2.4. Outcome

The patient deceased within 2 months of initial diagnosis.

3. Discussion

Aggressive systemic mastocytosis is an uncommon disorder characterized by neoplastic mast cell accumulation in various organs. The skeletal system, bone marrow, gastrointestinal tract, and spleen are commonly involved. Mast cell infiltration of bone marrow leads to cytopenias, the so-called “C” findings [5, 6]. Systemic mastocytosis patients have poor prognosis because of multiorgan involvement and dysfunction [7].

Our patient presented with systemic symptoms and severe anemia, workup of which led to diagnosis of underlying systemic mastocytosis and pure red cell aplasia. The diagnosis of ASM was made by a constellation of clinical, cytogenetic, and molecular analyses [8]. Pure red cell aplasia was confirmed by normochromic anemia with very low reticulocyte percentage in presence of normal white cell and platelet counts, along with the finding of cellular marrow that revealed normal myelopoiesis, lymphopoiesis, and megakaryocytopoiesis, but very rare, if any erythroid precursors [9]. The association of mast cell disorder with pure red cell aplasia is rare and has been described only once in the literature [4].

Our patient had first exposure to Agent Orange 45 years earlier and then for the next three years. Agent Orange is a mixture of two chemicals that are phenoxy herbicides: 2,4 dichlorophenoxyacetic acid and 2,4,5 trichlorophenoxyacetic acid (2,4,5 T). The 2,4,5 T in Agent Orange was contaminated with small amount of dioxins. The main dioxin involved was 2,3,7,8-tetrachlorobenzo-p-dioxin or TCBD, which is one of the most toxic of dioxins and is classified as a human carcinogen by the U.S. Environmental Protection Agency. In the Vietnam War, between 1962 and 1971, the US military sprayed these herbicides. The Centre for Disease Control and Prevention notes that, in particular, there are increased number of cases of acute/chronic leukemias, Hodgkin’s and non-Hodgkin’s lymphomas, head and neck cancers, prostate cancer, lung/colon cancers, and soft tissue sarcomas occurring in the exposed population. Other reports have included multiple myeloma, AL amyloidosis, and other benign hematologic changes like anemia, leukopenia, and thrombocytopenia. Role of Agent Orange exposure in cytopenia or systemic mastocytosis in our patient remains of concern but cannot be stated with certainty. The complete blood count 2 years before diagnosis of ASM was normal in our patient.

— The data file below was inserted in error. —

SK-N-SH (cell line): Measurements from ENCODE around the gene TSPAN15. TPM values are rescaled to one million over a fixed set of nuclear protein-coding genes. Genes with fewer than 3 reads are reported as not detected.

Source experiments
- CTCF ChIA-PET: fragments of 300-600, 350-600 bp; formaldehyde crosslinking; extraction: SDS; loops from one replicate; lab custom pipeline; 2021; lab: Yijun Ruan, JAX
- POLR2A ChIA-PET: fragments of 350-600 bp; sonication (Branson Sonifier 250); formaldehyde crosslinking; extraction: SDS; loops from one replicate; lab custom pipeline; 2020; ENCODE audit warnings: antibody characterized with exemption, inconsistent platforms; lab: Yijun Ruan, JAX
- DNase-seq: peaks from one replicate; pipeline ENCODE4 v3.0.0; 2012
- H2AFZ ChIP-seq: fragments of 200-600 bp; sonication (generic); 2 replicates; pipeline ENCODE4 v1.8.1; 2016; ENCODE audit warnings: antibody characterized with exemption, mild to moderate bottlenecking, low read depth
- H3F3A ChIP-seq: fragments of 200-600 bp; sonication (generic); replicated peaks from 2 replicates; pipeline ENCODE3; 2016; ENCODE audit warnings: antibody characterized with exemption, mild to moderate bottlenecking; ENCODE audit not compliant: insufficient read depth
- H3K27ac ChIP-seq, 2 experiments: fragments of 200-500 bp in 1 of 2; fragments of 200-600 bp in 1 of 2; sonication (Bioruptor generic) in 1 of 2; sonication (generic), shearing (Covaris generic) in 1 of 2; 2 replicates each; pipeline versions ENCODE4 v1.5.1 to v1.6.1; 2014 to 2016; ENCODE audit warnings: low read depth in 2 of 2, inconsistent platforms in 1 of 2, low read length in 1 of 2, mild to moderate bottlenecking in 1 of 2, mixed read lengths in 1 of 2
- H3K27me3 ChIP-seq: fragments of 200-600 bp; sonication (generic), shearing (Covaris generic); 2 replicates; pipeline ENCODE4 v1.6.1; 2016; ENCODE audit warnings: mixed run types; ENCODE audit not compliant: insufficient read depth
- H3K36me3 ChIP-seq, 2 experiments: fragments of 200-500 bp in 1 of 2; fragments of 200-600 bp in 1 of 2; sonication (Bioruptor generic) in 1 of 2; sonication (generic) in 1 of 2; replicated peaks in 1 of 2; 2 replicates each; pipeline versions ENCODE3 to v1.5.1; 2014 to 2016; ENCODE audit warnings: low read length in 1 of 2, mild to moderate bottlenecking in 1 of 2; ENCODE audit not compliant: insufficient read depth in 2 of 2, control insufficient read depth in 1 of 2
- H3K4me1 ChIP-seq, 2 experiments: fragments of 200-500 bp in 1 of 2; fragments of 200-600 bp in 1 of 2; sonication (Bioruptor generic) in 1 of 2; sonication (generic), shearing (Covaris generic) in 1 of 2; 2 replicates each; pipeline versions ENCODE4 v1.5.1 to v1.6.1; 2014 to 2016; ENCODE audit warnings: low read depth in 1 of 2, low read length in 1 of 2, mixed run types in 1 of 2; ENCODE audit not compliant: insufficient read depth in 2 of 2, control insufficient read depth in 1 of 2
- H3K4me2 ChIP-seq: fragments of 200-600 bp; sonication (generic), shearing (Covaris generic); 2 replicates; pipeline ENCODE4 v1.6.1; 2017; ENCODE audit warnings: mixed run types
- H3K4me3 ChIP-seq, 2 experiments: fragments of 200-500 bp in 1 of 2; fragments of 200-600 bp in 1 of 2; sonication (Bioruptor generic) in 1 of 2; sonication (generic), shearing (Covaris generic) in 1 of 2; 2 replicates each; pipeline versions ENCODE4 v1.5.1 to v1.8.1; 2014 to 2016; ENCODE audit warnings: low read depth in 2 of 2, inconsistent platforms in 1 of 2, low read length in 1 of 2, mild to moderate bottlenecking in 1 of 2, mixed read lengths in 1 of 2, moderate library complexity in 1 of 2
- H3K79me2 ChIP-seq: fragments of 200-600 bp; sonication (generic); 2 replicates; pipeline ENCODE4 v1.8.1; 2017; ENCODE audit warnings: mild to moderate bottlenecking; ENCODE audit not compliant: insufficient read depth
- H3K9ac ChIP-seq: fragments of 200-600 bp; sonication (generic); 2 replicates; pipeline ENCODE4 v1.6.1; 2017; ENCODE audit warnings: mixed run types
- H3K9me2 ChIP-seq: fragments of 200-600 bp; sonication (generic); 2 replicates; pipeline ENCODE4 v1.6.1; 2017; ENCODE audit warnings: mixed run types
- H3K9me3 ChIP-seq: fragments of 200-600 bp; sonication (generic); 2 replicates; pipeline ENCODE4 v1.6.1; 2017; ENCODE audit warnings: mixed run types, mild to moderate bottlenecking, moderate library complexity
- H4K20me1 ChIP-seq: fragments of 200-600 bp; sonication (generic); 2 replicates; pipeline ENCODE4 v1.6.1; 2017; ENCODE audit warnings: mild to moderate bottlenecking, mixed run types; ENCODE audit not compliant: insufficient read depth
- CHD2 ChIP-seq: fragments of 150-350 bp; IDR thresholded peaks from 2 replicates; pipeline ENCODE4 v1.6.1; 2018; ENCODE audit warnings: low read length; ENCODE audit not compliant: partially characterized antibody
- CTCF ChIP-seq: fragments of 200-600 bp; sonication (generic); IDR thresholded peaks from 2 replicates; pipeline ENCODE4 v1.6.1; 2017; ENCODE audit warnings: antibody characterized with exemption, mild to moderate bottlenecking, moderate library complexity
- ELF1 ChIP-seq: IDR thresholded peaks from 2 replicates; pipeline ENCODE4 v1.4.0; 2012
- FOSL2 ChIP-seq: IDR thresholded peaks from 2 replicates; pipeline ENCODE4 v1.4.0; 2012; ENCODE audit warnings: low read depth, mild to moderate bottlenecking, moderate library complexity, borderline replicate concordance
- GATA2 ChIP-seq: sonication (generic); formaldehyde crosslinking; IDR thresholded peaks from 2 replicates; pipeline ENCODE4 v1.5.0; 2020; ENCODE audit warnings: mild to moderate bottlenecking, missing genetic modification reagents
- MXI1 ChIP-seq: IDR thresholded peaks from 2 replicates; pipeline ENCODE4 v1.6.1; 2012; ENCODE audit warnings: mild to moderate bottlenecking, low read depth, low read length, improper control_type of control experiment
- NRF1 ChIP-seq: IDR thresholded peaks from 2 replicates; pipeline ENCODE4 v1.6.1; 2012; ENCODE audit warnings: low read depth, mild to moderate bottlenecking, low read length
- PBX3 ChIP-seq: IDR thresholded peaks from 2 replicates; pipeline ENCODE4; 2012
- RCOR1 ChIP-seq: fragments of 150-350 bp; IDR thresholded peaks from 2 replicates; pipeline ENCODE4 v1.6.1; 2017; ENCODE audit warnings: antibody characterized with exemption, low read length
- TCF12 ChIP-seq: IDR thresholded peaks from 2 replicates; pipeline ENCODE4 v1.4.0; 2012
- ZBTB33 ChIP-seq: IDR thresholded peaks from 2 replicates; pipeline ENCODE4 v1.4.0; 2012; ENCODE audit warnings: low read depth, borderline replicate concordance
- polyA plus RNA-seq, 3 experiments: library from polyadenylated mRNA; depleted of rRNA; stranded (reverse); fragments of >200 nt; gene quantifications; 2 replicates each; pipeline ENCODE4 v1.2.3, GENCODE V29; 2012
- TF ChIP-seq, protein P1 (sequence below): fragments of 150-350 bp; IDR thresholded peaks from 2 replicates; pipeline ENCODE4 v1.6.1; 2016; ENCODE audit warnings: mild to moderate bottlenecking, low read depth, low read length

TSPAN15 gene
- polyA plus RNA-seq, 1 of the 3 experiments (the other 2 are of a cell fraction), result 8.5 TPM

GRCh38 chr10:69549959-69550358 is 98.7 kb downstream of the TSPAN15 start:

The etiology of anemia in our patient was probably multifactorial: anemia of chronic disease/malignancy, bone marrow mastocytosis, splenomegaly, and pure red cell aplasia. Myelodysplastic syndrome (MDS) and autoimmune hemolytic anemia contributing to the patient’s anemia could not completely be excluded. Serum protein electrophoresis was negative for monoclonal gammopathy, and quantitative measurements of IgG, IgA, and IgM were normal. Direct antiglobulin test was not performed initially. Despite frequent red cell transfusions, no crossmatching difficulties were reported by the blood bank. But, 3 weeks prior to the patient’s demise, the blood bank reported difficulty in crossmatching for compatible red cells. A direct antiglobulin test performed then detected an IgG-negative complement-mediated positive test. The serum erythropoietin level was elevated at 1234 IU/L. High-dose methylprednisone 80–100 mg IV was initiated over the next week. In view of the severe reticulocytopenia and rising liver enzymes, coagulopathy as a result of hepatic involvement of ASM, response to steroids could not be determined. The patient remained transfusion-dependent and developed progressively severe pancytopenia.